Christopher Sebela

writer, wronger, rearranger

The requests threw Rowan into a panic: “I thought, Oh, wow, they want it to be more than just a parody of these silly men’s paperbacks—they want it to be a real thriller.” He wrote, in an e-mail to Duns, “That’s when things really got out of hand for me. I just didn’t feel capable of writing the kinds of scenes and situations that were asked of me in the time allotted and rather than saying I couldn’t do it … I started stealing again.”



Of Rowan’s method of cutting and pasting from numerous books, one commenter wrote, “Sounds far more arduous than just writing the damn thing himself.” Jonathan Lethem, who knew Rowan from the bookstore, told me that making a text from other texts “is not a lazy man’s game. As someone who sort of did this, it’s an immense amount of work.” Over fifteen years, Rowan had become adept at it. “All I did was read. I knew what felt right,” he told me. “I could kind of picture the set of books that I had been using”—he corrected himself—“stealing from. And I’d think, What about that scene? I’d see the text on the page. I don’t know what you’d call that.” (The medical term is “eidetic memory.”)



For action scenes, Rowan borrowed from Robert Ludlum, and from the Bond continuation authors, often changing only names and technical details. For the book’s more meditative passages, he spliced denser prose from O’Brien’s “Dream Time” and from Charles McCarry. The original “Spy Safari” draft had featured a villainous organization called the Zero Directorate, which was killing spies. In his revision, Rowan wanted to raise the stakes, and he thought of a McCarry book, “Second Sight,” in which spies are given a drug that makes them confess their secrets. “I just took the whole theme from that book,” he said, including many of McCarry’s ruminations on espionage. Duns said that those elements were “what I fell in love with. Reading those passages, I felt sick with envy.”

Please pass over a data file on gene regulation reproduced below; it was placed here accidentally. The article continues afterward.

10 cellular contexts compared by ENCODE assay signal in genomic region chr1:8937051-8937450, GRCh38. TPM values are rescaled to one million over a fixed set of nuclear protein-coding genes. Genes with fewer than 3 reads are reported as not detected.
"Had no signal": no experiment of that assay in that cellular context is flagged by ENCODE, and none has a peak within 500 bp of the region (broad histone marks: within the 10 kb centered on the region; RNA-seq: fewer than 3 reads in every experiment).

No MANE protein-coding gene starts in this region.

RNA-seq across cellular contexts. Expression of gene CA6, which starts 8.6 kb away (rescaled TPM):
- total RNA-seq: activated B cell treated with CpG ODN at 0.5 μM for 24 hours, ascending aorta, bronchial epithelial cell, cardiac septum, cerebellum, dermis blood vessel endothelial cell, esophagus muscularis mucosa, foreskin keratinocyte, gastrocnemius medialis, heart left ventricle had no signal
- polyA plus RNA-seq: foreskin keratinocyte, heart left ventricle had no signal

Rowan worked on the revision for two months. “There was almost a sense of it being a creative process,” he told me. He wrote to Duns, “It felt very much like putting an elaborate puzzle together. Every new passage added has its own peculiar set of edges that had to find a way in.”

Lizzie Widdicombe, Quentin Rowan, a.k.a. Q. R. Markham, Plagiarism Addict

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